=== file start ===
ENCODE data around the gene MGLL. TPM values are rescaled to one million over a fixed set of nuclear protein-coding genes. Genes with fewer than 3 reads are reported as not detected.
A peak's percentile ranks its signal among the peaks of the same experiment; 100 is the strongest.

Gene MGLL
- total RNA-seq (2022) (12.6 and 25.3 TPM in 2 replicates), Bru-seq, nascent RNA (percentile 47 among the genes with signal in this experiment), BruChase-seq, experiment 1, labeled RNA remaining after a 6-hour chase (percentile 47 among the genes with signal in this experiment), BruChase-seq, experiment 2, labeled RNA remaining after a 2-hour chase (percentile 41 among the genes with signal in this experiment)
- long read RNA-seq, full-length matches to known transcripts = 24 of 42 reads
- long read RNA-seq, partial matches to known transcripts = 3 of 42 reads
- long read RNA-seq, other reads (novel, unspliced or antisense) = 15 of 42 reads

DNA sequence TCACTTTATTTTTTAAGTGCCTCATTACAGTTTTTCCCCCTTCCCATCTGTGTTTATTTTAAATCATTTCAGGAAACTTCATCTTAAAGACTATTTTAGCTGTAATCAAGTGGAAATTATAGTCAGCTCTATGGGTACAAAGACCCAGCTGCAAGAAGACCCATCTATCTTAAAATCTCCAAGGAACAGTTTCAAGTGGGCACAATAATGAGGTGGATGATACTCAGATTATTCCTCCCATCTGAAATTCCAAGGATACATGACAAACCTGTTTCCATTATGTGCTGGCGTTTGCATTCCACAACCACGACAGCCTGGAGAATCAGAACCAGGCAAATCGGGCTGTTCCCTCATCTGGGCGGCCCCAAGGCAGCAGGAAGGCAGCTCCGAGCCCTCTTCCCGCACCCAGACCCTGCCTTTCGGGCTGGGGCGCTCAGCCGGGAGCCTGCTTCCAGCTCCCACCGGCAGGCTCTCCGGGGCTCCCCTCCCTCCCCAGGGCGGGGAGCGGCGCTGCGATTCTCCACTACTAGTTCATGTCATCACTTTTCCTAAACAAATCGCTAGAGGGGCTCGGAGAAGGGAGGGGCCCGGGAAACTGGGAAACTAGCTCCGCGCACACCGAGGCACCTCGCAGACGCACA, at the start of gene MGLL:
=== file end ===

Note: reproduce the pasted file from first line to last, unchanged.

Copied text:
ENCODE data around the gene MGLL. TPM values are rescaled to one million over a fixed set of nuclear protein-coding genes. Genes with fewer than 3 reads are reported as not detected.
A peak's percentile ranks its signal among the peaks of the same experiment; 100 is the strongest.

Gene MGLL
- total RNA-seq (2022) (12.6 and 25.3 TPM in 2 replicates), Bru-seq, nascent RNA (percentile 47 among the genes with signal in this experiment), BruChase-seq, experiment 1, labeled RNA remaining after a 6-hour chase (percentile 47 among the genes with signal in this experiment), BruChase-seq, experiment 2, labeled RNA remaining after a 2-hour chase (percentile 41 among the genes with signal in this experiment)
- long read RNA-seq, full-length matches to known transcripts = 24 of 42 reads
- long read RNA-seq, partial matches to known transcripts = 3 of 42 reads
- long read RNA-seq, other reads (novel, unspliced or antisense) = 15 of 42 reads

DNA sequence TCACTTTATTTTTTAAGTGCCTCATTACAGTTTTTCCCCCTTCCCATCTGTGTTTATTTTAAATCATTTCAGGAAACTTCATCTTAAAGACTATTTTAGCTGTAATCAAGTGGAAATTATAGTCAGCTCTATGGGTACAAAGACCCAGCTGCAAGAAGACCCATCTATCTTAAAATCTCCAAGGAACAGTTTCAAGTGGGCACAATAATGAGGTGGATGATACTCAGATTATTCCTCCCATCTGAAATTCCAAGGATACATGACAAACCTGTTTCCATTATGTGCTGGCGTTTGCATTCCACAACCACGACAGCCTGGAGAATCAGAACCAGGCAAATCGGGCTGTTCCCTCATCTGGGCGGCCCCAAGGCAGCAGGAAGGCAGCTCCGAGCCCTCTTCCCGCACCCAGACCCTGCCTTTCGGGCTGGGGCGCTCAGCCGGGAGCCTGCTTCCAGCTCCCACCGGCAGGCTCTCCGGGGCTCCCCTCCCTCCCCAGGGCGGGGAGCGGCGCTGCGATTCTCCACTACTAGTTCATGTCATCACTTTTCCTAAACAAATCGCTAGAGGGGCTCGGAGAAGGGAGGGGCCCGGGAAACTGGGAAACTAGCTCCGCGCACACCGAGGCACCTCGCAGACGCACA, at the start of gene MGLL: